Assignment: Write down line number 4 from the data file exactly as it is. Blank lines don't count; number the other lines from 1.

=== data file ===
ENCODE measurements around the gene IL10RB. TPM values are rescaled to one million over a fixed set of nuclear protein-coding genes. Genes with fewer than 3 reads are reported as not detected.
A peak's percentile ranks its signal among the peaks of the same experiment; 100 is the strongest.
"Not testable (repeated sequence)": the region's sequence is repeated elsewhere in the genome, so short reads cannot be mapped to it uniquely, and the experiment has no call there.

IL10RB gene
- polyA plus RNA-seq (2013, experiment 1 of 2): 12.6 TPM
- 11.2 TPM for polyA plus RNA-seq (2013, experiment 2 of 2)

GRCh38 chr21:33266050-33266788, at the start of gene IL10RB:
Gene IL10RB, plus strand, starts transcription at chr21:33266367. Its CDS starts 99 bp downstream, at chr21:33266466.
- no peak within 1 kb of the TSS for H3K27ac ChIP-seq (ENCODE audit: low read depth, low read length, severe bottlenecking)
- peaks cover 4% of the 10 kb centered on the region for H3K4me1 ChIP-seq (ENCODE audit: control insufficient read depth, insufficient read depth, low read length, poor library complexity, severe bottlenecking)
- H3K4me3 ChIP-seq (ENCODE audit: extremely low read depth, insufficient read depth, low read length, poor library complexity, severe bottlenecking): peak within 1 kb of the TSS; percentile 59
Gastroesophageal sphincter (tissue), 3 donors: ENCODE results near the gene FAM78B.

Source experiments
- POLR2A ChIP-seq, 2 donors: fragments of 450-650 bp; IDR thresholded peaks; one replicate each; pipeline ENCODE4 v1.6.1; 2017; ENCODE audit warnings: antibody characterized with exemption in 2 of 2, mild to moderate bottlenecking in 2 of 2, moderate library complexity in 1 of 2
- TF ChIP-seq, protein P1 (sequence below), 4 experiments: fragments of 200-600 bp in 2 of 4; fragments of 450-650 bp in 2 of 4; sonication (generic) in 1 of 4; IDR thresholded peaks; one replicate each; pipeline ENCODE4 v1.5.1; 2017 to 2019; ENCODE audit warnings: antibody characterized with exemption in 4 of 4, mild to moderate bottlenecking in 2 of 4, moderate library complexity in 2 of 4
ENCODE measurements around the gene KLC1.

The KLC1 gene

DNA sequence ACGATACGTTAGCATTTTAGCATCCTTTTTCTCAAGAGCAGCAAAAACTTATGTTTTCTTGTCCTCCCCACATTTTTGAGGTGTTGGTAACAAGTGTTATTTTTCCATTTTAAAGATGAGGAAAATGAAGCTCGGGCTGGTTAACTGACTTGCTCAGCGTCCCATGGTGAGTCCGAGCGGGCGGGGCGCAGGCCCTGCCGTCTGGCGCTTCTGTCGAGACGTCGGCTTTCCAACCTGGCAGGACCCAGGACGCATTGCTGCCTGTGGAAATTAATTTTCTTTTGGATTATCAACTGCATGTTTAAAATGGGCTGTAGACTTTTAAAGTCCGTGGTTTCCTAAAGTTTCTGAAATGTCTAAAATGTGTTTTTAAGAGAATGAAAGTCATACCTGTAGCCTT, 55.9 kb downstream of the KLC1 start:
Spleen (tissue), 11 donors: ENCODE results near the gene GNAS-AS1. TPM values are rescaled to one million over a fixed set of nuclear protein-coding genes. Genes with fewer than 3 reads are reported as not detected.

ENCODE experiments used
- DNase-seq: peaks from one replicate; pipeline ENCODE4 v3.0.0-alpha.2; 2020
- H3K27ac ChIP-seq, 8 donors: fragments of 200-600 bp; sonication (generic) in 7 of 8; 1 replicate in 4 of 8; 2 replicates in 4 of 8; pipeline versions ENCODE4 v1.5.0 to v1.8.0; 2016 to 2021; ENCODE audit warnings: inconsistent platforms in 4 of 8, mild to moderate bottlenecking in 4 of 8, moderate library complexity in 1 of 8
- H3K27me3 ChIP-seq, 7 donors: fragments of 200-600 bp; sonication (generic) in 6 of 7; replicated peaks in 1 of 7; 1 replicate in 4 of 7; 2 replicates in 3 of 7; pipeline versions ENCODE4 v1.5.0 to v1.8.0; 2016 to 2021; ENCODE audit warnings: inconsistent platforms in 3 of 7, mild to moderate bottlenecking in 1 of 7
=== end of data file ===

IL10RB gene